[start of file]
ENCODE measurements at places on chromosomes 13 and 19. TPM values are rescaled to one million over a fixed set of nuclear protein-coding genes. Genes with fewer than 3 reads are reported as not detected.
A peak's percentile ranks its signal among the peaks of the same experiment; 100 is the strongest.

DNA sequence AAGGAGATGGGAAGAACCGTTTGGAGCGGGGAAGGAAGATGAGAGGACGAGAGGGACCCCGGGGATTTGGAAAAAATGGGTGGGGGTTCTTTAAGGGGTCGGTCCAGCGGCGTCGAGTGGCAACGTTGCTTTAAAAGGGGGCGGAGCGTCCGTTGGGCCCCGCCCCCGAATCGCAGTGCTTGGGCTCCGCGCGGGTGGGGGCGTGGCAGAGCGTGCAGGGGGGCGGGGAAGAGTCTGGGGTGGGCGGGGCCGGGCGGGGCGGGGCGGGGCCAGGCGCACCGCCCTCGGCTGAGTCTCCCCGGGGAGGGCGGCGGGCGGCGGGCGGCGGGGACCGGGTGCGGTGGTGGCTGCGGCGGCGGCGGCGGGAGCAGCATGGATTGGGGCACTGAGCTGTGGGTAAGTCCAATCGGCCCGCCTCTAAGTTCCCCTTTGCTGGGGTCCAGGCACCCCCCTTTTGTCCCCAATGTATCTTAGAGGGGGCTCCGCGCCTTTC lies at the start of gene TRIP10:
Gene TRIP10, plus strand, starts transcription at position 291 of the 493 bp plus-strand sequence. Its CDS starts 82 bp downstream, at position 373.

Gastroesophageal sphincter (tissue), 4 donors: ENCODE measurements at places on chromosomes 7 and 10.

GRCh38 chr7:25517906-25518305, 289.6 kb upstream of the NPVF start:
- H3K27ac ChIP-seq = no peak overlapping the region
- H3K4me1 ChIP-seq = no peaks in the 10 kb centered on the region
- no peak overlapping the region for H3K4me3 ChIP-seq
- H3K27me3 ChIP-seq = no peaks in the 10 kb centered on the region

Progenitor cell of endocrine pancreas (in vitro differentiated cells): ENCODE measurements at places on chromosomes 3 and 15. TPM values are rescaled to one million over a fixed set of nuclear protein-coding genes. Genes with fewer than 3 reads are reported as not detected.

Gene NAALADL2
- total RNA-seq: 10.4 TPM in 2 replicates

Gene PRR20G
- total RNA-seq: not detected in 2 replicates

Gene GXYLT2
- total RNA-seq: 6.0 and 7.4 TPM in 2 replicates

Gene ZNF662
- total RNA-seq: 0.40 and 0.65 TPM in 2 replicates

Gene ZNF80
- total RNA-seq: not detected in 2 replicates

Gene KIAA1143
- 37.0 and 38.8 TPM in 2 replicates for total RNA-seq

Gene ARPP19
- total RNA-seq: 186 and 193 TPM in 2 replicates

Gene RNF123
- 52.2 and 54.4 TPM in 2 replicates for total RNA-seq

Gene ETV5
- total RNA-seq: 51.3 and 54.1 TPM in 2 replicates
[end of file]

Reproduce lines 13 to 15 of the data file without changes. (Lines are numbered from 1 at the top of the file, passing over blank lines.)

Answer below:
- total RNA-seq: 10.4 TPM in 2 replicates

Gene PRR20G
- total RNA-seq: not detected in 2 replicates